John Bellinger Gets it Right on Consular Convention Implementing Legislation
John Bellinger, who served as the Bush administration Legal Advisor to the State Department (in which capacity he famously guest blogged at Opinio Juris!), has an op-ed in today’s last Saturday’s NY Times calling for legislation to override the Supreme Court’s decision in Medellin v. Texas and to give effect to the ICJ’s 2003 decision in Avena. The legislation would overcome any state procedural bar rules to permit review of the convictions of the 51 Mexican nationals at issue in Avena who were denied their consular notification rights in violation of the Consular Convention. As Bellinger notes, until such review takes place, the U.S. remains in non-compliance with the ICJ decision and the UN Charter. Moreover, the Supreme Court indicated in Medellin v. Texas that legislation, not to assertion of executive powers, is the only path to compliance with Avena — short of the individual states independently choosing to comply (an option rendered impossible following Texas’ execution of Jose Medellin last August).
Bellinger rightly emphasizes the reciprocal nature of the Consular Convention and the protections it affords to Americans overseas, and notes that although the Obama administration has embraced the idea of enforcing international legal obligations it still faces a dilemma on this issue:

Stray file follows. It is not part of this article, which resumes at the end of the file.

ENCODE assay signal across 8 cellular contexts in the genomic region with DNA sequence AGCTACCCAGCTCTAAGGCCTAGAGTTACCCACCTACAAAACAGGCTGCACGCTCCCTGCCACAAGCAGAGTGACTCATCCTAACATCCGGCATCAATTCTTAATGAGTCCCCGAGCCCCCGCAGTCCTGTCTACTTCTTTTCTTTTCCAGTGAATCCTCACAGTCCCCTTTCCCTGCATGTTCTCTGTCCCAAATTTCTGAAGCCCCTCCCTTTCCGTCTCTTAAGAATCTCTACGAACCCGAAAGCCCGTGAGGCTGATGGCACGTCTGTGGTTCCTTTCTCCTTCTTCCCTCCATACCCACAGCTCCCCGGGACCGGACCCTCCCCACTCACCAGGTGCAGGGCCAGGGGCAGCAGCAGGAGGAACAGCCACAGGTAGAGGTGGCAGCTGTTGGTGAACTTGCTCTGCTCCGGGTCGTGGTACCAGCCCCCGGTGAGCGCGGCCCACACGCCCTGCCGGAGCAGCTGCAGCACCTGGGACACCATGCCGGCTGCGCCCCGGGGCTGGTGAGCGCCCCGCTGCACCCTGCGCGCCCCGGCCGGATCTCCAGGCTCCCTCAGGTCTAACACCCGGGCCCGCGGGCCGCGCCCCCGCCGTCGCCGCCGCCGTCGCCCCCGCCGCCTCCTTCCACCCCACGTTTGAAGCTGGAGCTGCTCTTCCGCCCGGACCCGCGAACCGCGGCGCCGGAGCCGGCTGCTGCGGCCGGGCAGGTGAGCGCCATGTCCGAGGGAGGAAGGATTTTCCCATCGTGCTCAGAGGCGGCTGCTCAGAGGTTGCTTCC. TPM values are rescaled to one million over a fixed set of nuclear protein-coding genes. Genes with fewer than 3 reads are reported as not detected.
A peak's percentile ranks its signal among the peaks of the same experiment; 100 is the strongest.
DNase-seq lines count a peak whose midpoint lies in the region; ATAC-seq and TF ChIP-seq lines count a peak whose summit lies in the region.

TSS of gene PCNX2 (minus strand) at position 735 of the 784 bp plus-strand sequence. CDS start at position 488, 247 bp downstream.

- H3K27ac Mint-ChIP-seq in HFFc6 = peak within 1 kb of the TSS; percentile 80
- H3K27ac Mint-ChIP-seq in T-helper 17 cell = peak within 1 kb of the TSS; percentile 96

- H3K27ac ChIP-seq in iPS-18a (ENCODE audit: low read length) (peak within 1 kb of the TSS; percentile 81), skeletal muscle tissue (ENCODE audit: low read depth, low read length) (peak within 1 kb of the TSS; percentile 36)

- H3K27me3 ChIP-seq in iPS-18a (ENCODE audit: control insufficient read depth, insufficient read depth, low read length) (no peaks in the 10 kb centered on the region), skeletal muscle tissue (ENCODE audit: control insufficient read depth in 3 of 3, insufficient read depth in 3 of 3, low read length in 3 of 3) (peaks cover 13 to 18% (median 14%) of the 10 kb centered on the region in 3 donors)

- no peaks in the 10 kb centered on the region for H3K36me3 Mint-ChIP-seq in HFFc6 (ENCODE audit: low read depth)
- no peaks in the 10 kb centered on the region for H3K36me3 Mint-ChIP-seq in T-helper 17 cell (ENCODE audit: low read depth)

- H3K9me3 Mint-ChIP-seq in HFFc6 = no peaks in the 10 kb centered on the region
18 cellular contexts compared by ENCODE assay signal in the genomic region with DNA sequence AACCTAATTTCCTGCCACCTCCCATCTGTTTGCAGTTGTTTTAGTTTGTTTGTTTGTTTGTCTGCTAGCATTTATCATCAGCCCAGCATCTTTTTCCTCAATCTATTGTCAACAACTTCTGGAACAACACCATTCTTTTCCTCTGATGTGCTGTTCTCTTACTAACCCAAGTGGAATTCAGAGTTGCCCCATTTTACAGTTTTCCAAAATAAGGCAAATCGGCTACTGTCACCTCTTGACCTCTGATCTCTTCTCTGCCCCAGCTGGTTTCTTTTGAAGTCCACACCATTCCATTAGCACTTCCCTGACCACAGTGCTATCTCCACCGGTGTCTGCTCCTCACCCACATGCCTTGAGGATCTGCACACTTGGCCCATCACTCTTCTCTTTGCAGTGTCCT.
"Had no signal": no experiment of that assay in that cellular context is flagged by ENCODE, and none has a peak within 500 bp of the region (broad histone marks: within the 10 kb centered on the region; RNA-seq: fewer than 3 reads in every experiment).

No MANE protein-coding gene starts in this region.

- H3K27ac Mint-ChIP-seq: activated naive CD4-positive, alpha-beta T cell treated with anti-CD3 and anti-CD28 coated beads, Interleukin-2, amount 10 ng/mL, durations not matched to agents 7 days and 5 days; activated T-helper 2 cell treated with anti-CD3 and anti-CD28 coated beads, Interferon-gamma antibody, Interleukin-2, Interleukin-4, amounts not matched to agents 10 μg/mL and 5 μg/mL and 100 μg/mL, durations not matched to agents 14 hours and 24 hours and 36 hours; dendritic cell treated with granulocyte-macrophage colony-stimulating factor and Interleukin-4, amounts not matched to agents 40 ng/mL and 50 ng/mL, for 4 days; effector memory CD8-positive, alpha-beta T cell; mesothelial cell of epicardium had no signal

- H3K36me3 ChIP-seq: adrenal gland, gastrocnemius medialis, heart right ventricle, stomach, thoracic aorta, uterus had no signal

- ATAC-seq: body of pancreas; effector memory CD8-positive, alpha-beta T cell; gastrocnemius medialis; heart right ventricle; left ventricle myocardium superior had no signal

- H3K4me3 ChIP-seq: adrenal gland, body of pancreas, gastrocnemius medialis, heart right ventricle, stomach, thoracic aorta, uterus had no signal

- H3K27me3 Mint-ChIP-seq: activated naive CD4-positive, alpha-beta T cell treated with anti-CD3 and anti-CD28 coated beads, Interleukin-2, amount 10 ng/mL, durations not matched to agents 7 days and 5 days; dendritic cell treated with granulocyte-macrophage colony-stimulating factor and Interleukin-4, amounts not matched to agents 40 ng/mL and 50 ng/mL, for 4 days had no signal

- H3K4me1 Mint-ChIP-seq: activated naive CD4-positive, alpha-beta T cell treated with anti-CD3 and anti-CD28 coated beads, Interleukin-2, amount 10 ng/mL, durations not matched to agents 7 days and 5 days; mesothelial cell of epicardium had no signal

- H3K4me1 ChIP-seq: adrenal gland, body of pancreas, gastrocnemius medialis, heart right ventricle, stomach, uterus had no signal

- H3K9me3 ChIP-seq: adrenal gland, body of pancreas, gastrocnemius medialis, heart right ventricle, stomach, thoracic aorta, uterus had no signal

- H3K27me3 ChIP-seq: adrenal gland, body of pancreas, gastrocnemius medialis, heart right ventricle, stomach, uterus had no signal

President Obama now faces the same challenges as Mr. Bush in 2005: an international obligation to review the cases of those Mexicans remaining on death rows across the country; state governments that are politically unwilling or legally unable to provide this review; and a Congress that often fails to appreciate that compliance with treaty obligations is in our national interest, not an infringement of our sovereignty.
The Obama administration’s best option would be to seek narrowly tailored legislation that would authorize the president to order review of these cases and override, if necessary, any state criminal laws limiting further appeals, in order to comply with the United Nations Charter.
From closing Guantánamo to engaging with the International Criminal Court to seeking Senate approval of the Law of the Sea Convention, President Obama is confronting the recurring tension between our international interests and domestic politics. But reviewing the Mexican cases as the international court demands is not insincere global theater. On the contrary, complying with the Vienna Convention is legally required and smart foreign policy. It protects Americans abroad and confirms this country’s commitment to international law.
A statute aimed more broadly at Consular Convention compliance was proposed during the last congressional term but languished in the shadow of the presidential campaign and a lame-duck administration (see the proposed bill here.) Whether the statute is more narrowly tailored as Bellinger suggests, or sweeps more broadly to preempt state procedural rules to achieve compliance with the Convention going forward, Bellinger is right that this should be a priority for the Obama State Department and Congress.